... in Financial services, it's not about the money, it's about humans, the people, their lives, aspirations, goals. It’s about their relationship with money, their mindset towards it, how they spend it, how they manage it.
Perhaps it’s time the Financial Industry looks at things from this perspective? Perhaps it's time to build financial products from the angle of the humans who actually use it, than the business goals of the entity. Don’t get me wrong, business goals are incredibly important, however, as the saying goes, ‘if it ain't broke, why fix it?’, in the same vein, if something’s not working, it wouldn’t hurt to try to solve it from another angle would it?
Design Research is a celebrated and proven method of discovering customer needs leading to ‘aha moments,’ or what we call insights. These insights lead to the creation of great and profitable end solutions.
Design Research drives the creation of innovative products in whatever context it is used, and will do no less when it comes to creating and introducing Financial products to the market.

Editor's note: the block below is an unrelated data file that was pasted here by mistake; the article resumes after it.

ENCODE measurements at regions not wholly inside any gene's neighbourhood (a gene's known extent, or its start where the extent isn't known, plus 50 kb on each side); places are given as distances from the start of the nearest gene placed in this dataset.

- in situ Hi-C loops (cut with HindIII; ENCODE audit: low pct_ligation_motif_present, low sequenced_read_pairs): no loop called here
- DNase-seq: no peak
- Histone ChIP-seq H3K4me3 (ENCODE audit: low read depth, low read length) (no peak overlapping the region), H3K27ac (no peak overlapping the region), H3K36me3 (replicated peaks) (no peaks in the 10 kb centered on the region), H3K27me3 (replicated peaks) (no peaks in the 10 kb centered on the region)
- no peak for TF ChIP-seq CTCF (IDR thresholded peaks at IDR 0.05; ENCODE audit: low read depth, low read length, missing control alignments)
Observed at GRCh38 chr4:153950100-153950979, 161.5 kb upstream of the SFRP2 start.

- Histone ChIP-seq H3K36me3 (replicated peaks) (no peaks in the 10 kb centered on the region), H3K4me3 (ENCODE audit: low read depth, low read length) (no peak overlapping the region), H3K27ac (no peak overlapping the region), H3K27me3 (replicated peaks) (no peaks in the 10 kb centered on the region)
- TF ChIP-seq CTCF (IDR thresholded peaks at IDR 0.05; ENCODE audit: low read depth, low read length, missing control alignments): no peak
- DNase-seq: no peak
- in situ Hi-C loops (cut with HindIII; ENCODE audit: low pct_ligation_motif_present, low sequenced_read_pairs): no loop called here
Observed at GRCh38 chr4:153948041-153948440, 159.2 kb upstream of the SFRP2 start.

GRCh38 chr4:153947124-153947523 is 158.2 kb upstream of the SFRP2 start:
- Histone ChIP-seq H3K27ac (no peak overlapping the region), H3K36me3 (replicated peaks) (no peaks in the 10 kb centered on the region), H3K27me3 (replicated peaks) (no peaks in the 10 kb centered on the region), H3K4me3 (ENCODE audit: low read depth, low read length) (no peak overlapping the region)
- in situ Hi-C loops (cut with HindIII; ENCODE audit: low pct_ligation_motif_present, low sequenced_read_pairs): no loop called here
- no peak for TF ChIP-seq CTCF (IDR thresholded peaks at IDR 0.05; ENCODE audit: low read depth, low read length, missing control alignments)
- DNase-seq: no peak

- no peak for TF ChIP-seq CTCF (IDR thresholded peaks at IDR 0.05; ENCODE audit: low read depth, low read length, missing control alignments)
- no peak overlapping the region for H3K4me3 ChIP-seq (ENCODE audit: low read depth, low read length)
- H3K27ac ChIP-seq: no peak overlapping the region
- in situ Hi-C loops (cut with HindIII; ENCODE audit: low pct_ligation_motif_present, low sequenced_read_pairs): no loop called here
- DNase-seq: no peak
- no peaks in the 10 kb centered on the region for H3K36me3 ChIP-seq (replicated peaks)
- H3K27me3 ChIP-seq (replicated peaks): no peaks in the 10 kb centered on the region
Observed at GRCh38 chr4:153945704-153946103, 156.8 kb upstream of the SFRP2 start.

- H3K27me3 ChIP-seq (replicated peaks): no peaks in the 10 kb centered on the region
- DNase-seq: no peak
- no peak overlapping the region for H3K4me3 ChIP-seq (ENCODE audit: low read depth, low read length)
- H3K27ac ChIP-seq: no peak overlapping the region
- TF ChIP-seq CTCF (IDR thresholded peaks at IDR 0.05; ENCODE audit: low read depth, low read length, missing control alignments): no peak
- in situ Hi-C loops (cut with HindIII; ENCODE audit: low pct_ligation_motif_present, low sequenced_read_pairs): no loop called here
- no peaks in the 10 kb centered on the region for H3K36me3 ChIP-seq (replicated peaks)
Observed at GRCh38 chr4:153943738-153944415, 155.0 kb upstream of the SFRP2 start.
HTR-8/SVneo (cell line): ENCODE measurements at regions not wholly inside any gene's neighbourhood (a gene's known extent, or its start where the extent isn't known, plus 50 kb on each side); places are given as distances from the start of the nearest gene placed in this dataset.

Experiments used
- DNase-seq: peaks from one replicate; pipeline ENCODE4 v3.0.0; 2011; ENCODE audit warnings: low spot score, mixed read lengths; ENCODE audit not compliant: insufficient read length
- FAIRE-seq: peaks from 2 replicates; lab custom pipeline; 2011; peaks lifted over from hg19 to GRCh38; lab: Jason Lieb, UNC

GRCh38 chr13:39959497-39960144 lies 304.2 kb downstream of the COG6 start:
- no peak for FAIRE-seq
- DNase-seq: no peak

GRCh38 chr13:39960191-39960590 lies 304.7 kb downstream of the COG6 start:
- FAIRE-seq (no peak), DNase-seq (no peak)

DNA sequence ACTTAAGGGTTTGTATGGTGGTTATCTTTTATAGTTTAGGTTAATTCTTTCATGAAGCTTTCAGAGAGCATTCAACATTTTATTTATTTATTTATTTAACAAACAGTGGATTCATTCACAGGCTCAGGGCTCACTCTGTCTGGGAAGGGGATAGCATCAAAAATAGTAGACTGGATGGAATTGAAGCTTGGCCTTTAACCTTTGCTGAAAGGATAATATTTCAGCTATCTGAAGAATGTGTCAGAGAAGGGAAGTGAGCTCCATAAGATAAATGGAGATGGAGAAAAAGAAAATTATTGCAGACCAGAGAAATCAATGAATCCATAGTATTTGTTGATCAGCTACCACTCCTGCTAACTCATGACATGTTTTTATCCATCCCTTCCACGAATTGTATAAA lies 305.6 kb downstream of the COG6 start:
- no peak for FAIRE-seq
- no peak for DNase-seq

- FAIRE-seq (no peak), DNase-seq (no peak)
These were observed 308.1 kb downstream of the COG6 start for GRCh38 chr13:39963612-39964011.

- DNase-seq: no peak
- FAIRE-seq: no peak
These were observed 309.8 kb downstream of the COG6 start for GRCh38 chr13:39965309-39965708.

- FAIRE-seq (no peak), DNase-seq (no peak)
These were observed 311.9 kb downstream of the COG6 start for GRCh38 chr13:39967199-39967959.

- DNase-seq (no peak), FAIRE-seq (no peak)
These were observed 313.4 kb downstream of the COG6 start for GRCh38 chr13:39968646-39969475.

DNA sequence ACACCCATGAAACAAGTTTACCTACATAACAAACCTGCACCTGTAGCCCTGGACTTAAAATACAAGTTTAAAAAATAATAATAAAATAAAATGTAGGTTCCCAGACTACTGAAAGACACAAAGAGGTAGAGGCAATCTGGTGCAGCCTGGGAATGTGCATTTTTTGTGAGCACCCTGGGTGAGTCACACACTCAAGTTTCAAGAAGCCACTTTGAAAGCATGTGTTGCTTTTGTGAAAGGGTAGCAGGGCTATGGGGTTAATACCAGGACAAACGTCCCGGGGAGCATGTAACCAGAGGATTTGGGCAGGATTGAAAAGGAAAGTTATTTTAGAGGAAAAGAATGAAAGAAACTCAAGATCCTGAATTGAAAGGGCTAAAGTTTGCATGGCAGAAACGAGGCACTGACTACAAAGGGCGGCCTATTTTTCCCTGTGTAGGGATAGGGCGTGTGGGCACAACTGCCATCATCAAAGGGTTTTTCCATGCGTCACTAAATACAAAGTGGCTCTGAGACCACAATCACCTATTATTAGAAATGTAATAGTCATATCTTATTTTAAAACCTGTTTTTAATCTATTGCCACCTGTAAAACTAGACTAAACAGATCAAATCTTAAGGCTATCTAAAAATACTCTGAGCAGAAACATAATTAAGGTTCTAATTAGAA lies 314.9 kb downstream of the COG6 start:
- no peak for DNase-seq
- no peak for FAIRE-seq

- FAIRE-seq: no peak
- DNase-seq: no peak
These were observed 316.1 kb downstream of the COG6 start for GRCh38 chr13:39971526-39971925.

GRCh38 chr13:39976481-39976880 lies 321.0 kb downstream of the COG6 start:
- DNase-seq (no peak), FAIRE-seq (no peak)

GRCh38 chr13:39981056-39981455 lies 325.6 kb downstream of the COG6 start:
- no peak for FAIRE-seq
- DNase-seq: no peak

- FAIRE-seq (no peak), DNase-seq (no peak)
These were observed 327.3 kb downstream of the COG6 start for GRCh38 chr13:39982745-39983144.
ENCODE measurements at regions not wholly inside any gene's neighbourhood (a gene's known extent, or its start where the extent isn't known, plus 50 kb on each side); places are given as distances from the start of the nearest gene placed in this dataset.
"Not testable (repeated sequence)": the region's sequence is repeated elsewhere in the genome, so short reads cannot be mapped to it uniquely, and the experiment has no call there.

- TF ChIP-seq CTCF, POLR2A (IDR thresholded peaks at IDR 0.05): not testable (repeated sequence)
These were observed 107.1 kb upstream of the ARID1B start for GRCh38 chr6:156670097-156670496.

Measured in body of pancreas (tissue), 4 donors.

It’s commonly known that when Banks work to introduce new products into the market, they tend to ignore the voice of the actual people who buy those solutions. Though this is changing, many of current financial products on the market clearly show the voice of the most important entity was not heard in the building of these products.
When an organization is planning on introducing a new product to market, or trying to improve on existing products or even if there’s just an idea that a potential product might be successful, the next step to take is to actually hear what the market has to say.